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Small Pacemaker Could Carry Big Benefits

NEW YORK -- Doctors say a small device could have big benefits for some heart patients.
NEW YORK -- Doctors say a small device could have big benefits for some heart patients.

Researchers at Mount Sinai Hospital were the first in the U.S. to implant this new, experimental pacemaker, which is smaller than a triple a battery.

“This device doesn't require surgery so that means there is a low risk of infection,” says Dr. Vivek Reddy.

Surgeons use a catheter to guide the new device up through a vein in the leg and screw it directly into the heart muscle. Doctors say the new pacemaker doesn't have wires or leads, which may be another advantage.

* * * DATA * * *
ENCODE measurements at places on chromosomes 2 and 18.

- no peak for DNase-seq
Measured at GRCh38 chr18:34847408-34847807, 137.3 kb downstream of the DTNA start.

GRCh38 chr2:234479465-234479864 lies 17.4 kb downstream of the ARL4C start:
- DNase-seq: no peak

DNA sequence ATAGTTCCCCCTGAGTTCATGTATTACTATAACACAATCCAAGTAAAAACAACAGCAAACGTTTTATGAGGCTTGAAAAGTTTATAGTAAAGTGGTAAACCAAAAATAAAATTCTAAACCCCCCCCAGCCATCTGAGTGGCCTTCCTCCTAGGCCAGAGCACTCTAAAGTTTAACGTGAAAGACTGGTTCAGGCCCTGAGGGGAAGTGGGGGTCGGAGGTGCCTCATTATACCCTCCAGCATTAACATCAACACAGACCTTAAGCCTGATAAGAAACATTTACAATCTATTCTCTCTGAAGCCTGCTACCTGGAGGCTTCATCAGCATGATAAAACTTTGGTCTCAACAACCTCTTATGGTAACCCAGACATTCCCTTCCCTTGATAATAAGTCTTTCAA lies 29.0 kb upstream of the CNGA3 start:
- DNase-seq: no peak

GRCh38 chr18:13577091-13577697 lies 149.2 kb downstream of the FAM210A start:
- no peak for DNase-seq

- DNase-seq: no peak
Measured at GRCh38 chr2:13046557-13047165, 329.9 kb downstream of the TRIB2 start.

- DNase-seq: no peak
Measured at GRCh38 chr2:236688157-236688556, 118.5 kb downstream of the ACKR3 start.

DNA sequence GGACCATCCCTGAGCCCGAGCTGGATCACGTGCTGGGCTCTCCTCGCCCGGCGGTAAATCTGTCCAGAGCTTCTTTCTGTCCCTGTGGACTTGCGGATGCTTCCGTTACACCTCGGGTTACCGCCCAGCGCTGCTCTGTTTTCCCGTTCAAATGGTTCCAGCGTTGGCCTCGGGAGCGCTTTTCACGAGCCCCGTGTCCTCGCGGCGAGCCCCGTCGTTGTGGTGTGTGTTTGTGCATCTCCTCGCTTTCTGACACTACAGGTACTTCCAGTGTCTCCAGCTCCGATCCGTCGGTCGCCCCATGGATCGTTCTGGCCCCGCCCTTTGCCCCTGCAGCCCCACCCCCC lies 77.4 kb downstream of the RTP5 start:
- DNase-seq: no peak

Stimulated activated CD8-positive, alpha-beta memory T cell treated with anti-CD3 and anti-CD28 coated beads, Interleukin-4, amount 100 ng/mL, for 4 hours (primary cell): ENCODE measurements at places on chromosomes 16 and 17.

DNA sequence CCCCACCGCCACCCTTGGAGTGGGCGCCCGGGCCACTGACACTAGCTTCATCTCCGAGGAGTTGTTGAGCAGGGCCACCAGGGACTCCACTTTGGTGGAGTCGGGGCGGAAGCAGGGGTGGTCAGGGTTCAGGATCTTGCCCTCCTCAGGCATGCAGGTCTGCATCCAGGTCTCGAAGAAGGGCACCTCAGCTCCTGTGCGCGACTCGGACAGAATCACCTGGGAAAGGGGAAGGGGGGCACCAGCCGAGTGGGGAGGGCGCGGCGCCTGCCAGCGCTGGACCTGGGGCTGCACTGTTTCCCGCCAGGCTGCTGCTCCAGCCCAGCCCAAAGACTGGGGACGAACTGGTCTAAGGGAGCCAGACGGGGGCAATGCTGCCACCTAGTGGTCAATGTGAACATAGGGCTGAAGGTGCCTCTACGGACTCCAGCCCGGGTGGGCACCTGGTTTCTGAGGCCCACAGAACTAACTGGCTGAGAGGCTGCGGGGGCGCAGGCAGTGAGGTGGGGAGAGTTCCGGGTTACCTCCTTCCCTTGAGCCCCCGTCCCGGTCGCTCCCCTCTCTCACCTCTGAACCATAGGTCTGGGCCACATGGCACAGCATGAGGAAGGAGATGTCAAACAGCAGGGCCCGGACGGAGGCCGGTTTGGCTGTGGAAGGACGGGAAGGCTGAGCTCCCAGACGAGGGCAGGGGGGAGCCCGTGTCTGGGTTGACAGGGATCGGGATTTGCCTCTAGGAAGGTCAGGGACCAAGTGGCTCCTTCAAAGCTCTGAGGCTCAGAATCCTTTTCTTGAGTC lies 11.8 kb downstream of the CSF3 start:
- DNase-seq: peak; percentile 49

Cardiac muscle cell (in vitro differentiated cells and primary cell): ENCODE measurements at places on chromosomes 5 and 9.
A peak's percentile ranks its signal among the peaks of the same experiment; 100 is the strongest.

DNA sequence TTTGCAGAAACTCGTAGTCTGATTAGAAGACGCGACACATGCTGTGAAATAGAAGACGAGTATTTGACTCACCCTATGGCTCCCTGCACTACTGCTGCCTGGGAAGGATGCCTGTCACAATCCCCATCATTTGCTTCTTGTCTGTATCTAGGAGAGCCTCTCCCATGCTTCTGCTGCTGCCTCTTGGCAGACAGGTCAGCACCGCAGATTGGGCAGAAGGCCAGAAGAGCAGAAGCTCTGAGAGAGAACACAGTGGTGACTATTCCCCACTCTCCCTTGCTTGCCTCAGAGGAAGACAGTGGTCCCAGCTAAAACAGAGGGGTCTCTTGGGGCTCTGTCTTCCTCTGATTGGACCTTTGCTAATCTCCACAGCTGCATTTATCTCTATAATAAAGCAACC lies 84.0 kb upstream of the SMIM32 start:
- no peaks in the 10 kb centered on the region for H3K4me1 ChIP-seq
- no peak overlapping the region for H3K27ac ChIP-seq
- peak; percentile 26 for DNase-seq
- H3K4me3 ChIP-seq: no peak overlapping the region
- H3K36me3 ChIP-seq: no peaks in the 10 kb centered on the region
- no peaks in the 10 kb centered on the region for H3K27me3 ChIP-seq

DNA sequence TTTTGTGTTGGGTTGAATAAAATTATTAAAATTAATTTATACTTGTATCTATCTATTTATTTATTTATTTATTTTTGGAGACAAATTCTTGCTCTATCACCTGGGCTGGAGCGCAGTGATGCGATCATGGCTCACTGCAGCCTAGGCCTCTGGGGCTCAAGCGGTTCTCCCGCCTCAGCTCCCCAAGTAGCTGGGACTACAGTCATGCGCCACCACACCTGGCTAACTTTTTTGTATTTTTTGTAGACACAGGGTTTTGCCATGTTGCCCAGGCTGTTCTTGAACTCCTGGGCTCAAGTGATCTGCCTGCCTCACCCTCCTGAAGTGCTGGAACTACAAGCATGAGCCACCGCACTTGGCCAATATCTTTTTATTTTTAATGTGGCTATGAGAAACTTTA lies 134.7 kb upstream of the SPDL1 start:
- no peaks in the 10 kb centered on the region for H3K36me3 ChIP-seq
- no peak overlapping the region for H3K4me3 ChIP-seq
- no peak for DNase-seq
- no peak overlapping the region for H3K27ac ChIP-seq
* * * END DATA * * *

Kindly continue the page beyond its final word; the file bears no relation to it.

“The problem is if ever that lead has to be removed then it's very difficult to remove that lead,” says Reddy. “It's also a problem because that lead, which is what communicates with the heart, that lead can fracture.”

Pacemakers are necessary when a patient's heart doesn't beat fast enough or work properly. Reddy says the procedure to takes five to 10 minutes and the recovery is also faster.

The device corrected Gregory Dobin's heartbeat, restoring his pulse to a healthy 60 beats per minute.

“I feel much better I’m telling you,” says Dobin.

More than 600 hundred patients are expected to take part in the nationwide study to make sure the new pacemaker is safe and effective.

If there's a problem, doctors can remove the pacemaker through a catheter.

The device is already approved for use in Europe and currently can only be used to regulate the lower chamber of the heart.

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